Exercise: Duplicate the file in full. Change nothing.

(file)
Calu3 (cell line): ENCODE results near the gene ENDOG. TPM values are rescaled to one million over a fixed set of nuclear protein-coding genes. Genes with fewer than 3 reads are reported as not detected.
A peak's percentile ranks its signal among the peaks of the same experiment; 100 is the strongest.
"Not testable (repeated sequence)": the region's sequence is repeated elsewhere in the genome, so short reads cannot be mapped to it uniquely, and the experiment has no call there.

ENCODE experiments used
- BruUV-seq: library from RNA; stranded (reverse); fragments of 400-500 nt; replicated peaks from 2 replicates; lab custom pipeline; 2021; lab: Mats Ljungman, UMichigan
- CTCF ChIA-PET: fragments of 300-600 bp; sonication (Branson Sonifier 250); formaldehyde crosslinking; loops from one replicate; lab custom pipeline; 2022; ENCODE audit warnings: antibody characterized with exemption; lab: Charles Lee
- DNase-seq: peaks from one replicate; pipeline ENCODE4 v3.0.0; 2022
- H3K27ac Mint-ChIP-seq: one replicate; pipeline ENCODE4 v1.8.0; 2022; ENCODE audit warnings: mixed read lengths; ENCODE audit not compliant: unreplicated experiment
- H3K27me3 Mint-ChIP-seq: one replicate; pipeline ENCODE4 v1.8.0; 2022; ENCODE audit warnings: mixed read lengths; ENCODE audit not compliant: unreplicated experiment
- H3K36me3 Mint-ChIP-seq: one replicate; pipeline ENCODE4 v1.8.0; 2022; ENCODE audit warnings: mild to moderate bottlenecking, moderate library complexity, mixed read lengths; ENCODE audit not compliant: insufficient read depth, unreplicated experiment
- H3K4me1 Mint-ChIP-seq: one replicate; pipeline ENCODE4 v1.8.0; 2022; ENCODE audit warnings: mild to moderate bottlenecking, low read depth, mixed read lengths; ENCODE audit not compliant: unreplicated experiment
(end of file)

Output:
Calu3 (cell line): ENCODE results near the gene ENDOG. TPM values are rescaled to one million over a fixed set of nuclear protein-coding genes. Genes with fewer than 3 reads are reported as not detected.
A peak's percentile ranks its signal among the peaks of the same experiment; 100 is the strongest.
"Not testable (repeated sequence)": the region's sequence is repeated elsewhere in the genome, so short reads cannot be mapped to it uniquely, and the experiment has no call there.

ENCODE experiments used
- BruUV-seq: library from RNA; stranded (reverse); fragments of 400-500 nt; replicated peaks from 2 replicates; lab custom pipeline; 2021; lab: Mats Ljungman, UMichigan
- CTCF ChIA-PET: fragments of 300-600 bp; sonication (Branson Sonifier 250); formaldehyde crosslinking; loops from one replicate; lab custom pipeline; 2022; ENCODE audit warnings: antibody characterized with exemption; lab: Charles Lee
- DNase-seq: peaks from one replicate; pipeline ENCODE4 v3.0.0; 2022
- H3K27ac Mint-ChIP-seq: one replicate; pipeline ENCODE4 v1.8.0; 2022; ENCODE audit warnings: mixed read lengths; ENCODE audit not compliant: unreplicated experiment
- H3K27me3 Mint-ChIP-seq: one replicate; pipeline ENCODE4 v1.8.0; 2022; ENCODE audit warnings: mixed read lengths; ENCODE audit not compliant: unreplicated experiment
- H3K36me3 Mint-ChIP-seq: one replicate; pipeline ENCODE4 v1.8.0; 2022; ENCODE audit warnings: mild to moderate bottlenecking, moderate library complexity, mixed read lengths; ENCODE audit not compliant: insufficient read depth, unreplicated experiment
- H3K4me1 Mint-ChIP-seq: one replicate; pipeline ENCODE4 v1.8.0; 2022; ENCODE audit warnings: mild to moderate bottlenecking, low read depth, mixed read lengths; ENCODE audit not compliant: unreplicated experiment